Feb 21, 2022

Making The Most Out Of Your General Training

Posted by Chad Skerritt

Posted by Chad Skerritt

The life of a regular person is busy. Running around here, there and everywhere trying to fit  everything in all the while keeping balance in your life. You exercise and train regularly in the hope  of improving fitness, strength, body composition, performance, or like me all 4! 

Making time for exercise is great and will for sure have positive effects on your health. But are you  really making the most of your training? Do you feel like you are doing everything right? Working  hard, pushing yourself but not seeing the results you want or deserve. 

This may come down to your nutrition. Maybe you don’t have the right fuel in the tank, you’re not  hydrated, you’re not getting enough sleep or you’re not consuming the right nutrients to recover,  build and progress. All these points are equally important when it comes to your training but in this  blog I’m going to concentrate on the latter. Nutrients for recovery, specifically protein.  

We’ve all heard that protein helps grow muscles. However, it does so much more than that and  growing muscle is a long difficult process where adequate protein is just one of the tools you need to  achieve it.  

Adequate protein intake will aid in improving your fitness, strength, performance, and yes, your body  composition too. Due to the high thermic effect and several other factors, a high protein intake tends to boost metabolism while scoring very high on the satiation index (keeping you fuller for longer). Two very important factors for those looking to achieve fat loss. 

So, what is adequate protein?  

The old recommended daily intake was 0.8g per kg of bodyweight. This is the minimum requirement  to avoid deficiency. Current evidence indicates intakes in the range of at least 1.2 to 1.6 g per kg of  bodyweight of high-quality protein is a more ideal target for achieving optimal health. 

Now that is for optimal health. If you’re a regular trainer then you should aim at least at the higher  end of the scale even up to 2g per kg bodyweight.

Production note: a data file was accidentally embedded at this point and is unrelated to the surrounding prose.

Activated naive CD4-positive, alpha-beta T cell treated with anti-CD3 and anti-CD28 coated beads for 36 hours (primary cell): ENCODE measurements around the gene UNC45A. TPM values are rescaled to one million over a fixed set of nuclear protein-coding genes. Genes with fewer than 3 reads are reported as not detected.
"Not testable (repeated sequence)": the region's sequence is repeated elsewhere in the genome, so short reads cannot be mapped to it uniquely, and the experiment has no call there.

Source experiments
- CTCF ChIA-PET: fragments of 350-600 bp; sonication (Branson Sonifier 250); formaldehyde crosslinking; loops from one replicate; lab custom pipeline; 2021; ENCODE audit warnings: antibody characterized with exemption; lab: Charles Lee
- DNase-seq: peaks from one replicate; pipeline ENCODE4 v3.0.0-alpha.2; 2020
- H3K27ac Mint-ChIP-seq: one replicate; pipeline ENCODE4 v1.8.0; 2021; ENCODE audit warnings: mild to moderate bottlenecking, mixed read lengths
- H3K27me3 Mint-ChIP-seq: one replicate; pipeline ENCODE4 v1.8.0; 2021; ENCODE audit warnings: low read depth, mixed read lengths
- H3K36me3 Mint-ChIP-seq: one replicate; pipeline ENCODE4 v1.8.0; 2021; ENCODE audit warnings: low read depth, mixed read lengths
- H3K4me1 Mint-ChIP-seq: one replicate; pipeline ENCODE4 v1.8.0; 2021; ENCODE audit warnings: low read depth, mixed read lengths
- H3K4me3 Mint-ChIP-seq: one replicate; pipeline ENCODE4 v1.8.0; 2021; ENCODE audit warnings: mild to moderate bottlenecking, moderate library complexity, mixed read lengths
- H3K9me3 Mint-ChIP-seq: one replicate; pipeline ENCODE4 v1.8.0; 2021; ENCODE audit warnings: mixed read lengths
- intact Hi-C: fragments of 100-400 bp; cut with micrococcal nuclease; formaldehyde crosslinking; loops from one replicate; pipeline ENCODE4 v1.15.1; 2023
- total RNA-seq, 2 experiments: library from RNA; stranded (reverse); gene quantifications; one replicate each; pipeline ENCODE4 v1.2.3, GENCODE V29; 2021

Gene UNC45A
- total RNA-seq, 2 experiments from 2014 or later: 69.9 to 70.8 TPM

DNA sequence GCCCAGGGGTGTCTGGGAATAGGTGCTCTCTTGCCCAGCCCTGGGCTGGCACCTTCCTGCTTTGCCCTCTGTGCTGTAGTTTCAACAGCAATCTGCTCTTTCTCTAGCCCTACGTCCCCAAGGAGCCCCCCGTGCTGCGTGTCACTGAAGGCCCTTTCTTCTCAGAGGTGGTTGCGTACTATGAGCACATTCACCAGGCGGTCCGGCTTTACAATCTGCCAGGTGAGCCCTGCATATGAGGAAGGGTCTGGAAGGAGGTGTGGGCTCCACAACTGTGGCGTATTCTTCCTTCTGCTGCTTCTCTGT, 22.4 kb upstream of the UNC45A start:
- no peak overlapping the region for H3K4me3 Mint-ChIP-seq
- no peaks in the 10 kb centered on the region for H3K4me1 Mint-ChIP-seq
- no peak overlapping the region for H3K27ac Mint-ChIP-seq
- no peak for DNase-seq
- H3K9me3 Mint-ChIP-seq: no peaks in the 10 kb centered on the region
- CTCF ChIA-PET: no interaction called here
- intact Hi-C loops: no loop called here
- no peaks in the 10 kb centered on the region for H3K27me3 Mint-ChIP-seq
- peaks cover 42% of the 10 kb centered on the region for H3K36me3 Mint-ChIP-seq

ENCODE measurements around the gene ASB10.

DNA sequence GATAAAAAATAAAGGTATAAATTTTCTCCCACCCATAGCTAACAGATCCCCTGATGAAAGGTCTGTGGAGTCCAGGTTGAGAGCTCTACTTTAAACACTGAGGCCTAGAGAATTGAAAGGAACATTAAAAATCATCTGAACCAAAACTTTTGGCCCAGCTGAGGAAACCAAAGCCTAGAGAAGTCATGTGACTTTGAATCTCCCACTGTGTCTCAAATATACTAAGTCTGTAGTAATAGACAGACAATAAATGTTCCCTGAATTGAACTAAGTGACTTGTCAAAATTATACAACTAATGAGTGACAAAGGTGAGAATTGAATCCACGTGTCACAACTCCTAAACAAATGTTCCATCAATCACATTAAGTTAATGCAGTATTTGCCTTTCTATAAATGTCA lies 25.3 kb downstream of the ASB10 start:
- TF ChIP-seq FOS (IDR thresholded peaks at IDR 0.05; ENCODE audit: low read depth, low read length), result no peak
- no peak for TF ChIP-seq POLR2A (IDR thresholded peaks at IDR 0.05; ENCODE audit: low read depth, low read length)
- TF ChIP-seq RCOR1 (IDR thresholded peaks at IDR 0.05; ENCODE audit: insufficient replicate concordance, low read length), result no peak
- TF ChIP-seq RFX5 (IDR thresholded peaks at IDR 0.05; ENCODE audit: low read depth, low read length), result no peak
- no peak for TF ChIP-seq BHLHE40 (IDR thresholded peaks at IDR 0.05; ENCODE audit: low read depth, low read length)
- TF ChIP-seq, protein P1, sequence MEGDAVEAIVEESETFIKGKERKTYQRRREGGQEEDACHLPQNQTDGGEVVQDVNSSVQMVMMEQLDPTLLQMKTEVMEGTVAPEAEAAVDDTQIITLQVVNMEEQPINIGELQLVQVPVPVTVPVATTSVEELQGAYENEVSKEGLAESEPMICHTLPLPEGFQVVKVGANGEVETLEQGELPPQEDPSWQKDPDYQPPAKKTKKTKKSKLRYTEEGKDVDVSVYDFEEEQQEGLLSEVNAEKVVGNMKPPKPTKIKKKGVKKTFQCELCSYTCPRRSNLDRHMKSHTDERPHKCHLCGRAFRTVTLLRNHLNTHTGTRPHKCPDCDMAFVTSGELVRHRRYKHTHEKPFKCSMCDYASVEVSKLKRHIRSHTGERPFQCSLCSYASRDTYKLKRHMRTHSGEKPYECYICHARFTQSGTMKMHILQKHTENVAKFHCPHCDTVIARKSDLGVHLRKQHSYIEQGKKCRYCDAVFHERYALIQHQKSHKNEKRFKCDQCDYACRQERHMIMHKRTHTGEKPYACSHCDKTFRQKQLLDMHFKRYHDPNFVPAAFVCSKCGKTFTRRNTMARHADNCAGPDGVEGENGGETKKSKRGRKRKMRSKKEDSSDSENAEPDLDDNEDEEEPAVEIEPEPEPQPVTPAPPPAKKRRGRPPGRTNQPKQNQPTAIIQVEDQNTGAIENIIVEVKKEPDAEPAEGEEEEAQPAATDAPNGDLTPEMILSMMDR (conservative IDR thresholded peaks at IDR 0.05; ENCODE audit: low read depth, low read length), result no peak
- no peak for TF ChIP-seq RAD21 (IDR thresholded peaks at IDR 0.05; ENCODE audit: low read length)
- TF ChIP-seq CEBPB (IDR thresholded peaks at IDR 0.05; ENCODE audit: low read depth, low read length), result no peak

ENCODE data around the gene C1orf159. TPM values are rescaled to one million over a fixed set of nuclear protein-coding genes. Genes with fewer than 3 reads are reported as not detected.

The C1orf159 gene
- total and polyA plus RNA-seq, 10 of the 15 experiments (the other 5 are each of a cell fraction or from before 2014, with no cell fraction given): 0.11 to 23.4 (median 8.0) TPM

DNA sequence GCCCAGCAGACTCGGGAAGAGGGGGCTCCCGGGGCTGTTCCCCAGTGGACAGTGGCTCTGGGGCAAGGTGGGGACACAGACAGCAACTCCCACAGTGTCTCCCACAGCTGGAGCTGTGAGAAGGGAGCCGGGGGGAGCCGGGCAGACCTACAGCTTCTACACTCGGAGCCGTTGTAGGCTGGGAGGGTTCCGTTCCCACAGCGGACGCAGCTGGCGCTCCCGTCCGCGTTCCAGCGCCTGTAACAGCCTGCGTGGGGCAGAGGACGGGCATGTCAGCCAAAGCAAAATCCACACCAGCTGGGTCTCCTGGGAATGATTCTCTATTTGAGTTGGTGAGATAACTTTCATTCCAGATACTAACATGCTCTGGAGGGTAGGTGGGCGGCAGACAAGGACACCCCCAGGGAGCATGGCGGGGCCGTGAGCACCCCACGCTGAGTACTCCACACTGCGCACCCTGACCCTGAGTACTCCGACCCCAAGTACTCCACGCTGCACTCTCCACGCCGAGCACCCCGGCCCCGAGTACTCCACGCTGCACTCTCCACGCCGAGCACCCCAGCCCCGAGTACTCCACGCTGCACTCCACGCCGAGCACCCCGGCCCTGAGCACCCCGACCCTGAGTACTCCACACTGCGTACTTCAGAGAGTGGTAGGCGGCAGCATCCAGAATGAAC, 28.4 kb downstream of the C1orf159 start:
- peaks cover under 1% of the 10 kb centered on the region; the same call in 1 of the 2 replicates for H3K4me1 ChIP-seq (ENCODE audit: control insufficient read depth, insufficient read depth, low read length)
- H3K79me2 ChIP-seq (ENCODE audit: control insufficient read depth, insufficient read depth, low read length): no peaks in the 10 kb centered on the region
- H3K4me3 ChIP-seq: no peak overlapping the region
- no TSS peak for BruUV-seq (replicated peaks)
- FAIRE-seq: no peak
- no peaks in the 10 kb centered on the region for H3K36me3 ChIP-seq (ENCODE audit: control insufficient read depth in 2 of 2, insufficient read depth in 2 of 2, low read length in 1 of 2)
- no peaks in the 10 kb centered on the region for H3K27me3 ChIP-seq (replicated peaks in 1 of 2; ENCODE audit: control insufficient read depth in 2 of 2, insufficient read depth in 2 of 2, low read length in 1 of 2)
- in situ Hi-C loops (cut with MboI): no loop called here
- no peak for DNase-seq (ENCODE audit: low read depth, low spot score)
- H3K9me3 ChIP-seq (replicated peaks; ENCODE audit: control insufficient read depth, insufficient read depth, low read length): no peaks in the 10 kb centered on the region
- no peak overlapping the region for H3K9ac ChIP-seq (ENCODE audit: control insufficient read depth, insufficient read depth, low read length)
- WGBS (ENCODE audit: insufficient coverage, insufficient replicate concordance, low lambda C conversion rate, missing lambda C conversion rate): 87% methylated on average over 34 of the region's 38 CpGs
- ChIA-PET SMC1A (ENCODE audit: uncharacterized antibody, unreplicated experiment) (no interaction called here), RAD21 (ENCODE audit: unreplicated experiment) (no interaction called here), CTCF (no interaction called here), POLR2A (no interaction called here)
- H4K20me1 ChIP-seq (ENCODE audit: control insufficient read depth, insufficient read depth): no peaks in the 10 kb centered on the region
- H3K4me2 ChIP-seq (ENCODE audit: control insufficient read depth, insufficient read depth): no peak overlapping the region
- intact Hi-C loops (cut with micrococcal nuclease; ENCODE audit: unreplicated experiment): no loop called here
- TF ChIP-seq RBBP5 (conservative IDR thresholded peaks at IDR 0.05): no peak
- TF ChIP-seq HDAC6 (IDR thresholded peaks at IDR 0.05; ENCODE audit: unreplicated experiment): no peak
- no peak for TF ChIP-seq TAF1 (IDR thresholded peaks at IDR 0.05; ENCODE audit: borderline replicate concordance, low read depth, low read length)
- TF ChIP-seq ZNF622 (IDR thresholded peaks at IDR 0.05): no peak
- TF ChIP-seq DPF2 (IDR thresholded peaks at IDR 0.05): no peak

By doing this you will support muscle protein synthesis (muscle building), increase lean body mass,  repair and strengthen damaged muscle from whatever your preferred training is, and for the real  geeks increase mitochondrial capacity via an increase in aerobic enzymes (improve endurance). 

Ok so knowing all this the biggest questions are when and how I should consume protein? It’s best  to spread your protein intake throughout the day. That means about 4-5 portions a day, aiming for  20g-30g (depending on your size/weight) of protein every 3-4 hours. By doing this, you’ll eat protein  before and after exercise without too much extra effort. 

I wouldn’t worry about running home to get your protein within a 30-minute anabolic window of  your training session but I would recommend consuming a good protein-rich meal within 2 hours afterward. Why? Because simply put, it will help supply your body with the building blocks for your  muscles’ recovery and growth. This will without doubt help make the most of your general training  sessions. On top of consuming protein post-training, don’t forget to start by rehydrating yourself and  consuming some carbs too. 

If you’re in a hurry, which most of us are and you want to get some protein in while on the go then  All Real protein bars have got you covered. With 20g of protein per bar, top-quality ingredients they  are my go-to on-the-go snack.

The long-term benefits of adequate protein intake are also limitless and should not be overlooked.  Inadequate protein compromises immune function, muscle retention and increases the risk of  sarcopenia and arthritis as we age.  

The bottom line is you certainly don’t have to be a professional athlete to use protein to maximise  your training results. However, it is for sure one factor that will greatly help every individual. 

If you’re one of those people who just can’t seem to achieve the results you want from your training,  then maybe have a look at your protein intake. If you are falling short of 1.6g per kg of body weight  per day you may have found an area you can improve on.  

Happy eating!! 

Ian Flynn 


Ian is a nutritionist and coach who believes in promoting smart evidence based nutrition to benefit each individual regardless of their goals. He advocates sustainable small changes for improving long term health, wellness and fitness outcomes.


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